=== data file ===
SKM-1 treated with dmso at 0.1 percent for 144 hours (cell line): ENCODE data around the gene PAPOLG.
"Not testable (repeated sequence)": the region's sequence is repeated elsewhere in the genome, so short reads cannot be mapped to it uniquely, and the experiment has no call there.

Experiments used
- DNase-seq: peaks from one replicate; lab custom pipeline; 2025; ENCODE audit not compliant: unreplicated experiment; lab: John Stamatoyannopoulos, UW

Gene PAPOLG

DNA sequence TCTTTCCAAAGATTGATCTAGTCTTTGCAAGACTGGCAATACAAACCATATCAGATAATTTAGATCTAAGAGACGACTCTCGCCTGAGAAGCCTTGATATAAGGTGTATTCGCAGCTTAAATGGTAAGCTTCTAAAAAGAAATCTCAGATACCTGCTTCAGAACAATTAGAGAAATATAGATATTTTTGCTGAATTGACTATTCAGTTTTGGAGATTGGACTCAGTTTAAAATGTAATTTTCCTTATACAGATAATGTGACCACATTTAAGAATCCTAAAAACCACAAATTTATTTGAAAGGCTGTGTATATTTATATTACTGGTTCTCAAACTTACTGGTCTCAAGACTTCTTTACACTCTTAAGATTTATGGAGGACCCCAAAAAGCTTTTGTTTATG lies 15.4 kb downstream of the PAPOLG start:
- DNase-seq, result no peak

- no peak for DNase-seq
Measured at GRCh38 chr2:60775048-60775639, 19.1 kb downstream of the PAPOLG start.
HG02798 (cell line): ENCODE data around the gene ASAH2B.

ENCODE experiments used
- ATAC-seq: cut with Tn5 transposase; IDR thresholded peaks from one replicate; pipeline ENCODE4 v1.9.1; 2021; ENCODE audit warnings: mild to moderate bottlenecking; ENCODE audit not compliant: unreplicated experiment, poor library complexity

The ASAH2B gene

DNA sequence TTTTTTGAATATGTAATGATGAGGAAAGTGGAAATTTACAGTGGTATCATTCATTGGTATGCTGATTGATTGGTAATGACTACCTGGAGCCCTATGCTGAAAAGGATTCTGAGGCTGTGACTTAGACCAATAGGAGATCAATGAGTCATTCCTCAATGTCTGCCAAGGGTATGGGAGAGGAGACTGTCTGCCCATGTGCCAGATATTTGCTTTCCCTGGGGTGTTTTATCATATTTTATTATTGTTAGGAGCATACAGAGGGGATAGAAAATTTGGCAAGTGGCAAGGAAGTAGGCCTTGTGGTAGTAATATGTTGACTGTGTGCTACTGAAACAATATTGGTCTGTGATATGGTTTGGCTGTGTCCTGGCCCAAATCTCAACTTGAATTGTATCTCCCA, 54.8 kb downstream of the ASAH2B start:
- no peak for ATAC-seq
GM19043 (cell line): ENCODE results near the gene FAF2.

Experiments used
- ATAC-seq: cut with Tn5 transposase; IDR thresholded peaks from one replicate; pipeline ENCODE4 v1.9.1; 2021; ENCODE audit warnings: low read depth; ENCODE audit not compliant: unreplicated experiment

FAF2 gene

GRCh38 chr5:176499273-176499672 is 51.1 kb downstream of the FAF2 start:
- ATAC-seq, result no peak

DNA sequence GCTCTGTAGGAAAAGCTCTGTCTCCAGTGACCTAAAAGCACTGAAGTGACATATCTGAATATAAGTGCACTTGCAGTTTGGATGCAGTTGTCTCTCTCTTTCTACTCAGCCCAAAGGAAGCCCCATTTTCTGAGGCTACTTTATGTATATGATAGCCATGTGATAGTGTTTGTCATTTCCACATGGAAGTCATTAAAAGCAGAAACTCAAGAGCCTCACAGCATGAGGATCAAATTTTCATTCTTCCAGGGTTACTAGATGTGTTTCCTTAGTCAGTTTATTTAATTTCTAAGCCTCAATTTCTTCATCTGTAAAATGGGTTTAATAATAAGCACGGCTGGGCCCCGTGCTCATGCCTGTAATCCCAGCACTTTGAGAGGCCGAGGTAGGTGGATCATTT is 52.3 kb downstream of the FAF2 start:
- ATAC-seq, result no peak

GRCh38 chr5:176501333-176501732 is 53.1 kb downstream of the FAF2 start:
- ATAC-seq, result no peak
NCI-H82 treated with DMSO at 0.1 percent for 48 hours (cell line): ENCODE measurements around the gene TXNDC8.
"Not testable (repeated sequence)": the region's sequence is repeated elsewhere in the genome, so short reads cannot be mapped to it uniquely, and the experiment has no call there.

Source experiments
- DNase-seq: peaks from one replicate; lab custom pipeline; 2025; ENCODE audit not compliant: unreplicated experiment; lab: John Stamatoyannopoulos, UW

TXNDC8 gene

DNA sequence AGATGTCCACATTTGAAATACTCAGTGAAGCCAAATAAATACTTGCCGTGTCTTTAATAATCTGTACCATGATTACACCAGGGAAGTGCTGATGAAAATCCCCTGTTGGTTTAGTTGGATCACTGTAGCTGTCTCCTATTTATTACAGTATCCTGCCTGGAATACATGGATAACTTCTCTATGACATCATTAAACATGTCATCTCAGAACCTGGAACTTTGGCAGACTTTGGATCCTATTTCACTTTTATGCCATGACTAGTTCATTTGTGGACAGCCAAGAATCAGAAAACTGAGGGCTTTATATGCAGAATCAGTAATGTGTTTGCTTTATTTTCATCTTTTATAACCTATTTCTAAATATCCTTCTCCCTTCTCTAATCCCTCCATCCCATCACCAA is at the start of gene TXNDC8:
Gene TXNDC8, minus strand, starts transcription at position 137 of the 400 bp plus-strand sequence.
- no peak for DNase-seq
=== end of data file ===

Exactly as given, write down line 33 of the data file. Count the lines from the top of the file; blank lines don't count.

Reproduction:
- no peak for DNase-seq